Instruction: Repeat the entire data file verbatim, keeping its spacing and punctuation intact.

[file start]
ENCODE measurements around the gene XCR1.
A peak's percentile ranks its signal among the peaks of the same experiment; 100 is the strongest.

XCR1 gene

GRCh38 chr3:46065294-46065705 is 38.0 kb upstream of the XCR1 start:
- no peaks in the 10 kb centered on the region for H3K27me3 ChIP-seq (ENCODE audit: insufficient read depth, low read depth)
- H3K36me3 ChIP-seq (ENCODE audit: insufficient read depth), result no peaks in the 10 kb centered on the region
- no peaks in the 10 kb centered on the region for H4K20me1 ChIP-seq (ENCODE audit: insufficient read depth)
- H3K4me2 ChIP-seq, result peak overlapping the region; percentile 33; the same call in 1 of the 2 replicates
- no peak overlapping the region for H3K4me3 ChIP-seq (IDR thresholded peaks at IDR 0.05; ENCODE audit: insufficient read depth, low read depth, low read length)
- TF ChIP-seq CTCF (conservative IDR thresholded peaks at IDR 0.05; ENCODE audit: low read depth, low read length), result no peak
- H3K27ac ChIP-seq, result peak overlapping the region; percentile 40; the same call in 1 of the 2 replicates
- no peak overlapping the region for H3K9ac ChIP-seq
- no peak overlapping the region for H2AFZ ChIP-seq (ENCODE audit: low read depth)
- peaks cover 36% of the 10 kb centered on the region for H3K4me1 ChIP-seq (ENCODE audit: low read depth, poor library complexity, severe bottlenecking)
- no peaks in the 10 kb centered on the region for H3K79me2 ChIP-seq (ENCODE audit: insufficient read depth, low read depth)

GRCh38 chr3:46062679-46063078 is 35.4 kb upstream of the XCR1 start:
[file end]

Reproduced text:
ENCODE measurements around the gene XCR1.
A peak's percentile ranks its signal among the peaks of the same experiment; 100 is the strongest.

XCR1 gene

GRCh38 chr3:46065294-46065705 is 38.0 kb upstream of the XCR1 start:
- no peaks in the 10 kb centered on the region for H3K27me3 ChIP-seq (ENCODE audit: insufficient read depth, low read depth)
- H3K36me3 ChIP-seq (ENCODE audit: insufficient read depth), result no peaks in the 10 kb centered on the region
- no peaks in the 10 kb centered on the region for H4K20me1 ChIP-seq (ENCODE audit: insufficient read depth)
- H3K4me2 ChIP-seq, result peak overlapping the region; percentile 33; the same call in 1 of the 2 replicates
- no peak overlapping the region for H3K4me3 ChIP-seq (IDR thresholded peaks at IDR 0.05; ENCODE audit: insufficient read depth, low read depth, low read length)
- TF ChIP-seq CTCF (conservative IDR thresholded peaks at IDR 0.05; ENCODE audit: low read depth, low read length), result no peak
- H3K27ac ChIP-seq, result peak overlapping the region; percentile 40; the same call in 1 of the 2 replicates
- no peak overlapping the region for H3K9ac ChIP-seq
- no peak overlapping the region for H2AFZ ChIP-seq (ENCODE audit: low read depth)
- peaks cover 36% of the 10 kb centered on the region for H3K4me1 ChIP-seq (ENCODE audit: low read depth, poor library complexity, severe bottlenecking)
- no peaks in the 10 kb centered on the region for H3K79me2 ChIP-seq (ENCODE audit: insufficient read depth, low read depth)

GRCh38 chr3:46062679-46063078 is 35.4 kb upstream of the XCR1 start: